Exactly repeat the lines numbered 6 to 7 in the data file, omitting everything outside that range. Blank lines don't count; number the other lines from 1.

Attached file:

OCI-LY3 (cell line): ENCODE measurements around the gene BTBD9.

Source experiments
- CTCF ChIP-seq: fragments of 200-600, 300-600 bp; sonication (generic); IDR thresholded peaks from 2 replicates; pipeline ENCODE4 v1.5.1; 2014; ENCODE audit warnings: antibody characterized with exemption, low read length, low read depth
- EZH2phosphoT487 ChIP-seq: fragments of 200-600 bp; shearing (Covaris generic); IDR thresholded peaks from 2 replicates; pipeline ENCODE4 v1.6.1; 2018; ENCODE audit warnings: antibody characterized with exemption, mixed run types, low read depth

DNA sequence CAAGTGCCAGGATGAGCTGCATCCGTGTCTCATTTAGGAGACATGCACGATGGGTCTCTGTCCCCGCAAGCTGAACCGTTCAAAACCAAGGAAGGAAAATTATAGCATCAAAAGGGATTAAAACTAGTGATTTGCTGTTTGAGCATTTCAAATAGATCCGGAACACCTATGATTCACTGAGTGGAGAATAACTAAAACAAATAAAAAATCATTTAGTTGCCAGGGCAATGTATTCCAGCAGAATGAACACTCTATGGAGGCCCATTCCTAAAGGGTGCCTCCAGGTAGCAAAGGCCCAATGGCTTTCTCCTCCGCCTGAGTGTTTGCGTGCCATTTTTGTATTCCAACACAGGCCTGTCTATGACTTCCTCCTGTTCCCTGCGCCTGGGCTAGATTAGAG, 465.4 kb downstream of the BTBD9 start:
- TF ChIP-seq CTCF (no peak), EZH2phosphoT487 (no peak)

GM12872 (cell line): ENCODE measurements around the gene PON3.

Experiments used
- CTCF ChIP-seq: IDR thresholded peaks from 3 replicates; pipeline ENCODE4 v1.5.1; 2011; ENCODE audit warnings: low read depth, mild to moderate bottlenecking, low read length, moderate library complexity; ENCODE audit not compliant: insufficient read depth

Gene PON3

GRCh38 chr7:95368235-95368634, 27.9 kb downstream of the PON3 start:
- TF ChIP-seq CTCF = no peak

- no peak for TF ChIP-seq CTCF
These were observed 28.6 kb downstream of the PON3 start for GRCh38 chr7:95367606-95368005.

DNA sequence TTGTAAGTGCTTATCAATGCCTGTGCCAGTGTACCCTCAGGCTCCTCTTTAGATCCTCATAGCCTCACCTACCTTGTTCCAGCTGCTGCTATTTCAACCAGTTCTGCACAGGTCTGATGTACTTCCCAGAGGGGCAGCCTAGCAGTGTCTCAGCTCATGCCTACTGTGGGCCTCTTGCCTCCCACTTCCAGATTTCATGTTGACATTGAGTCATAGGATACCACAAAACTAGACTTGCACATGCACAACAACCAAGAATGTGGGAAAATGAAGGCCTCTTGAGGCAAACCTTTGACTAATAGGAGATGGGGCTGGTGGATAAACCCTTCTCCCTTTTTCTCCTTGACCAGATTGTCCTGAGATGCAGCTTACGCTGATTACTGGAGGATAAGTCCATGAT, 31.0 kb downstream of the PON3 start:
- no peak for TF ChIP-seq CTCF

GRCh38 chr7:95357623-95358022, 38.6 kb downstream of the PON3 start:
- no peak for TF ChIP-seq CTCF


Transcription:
- TF ChIP-seq CTCF (no peak), EZH2phosphoT487 (no peak)

GM12872 (cell line): ENCODE measurements around the gene PON3.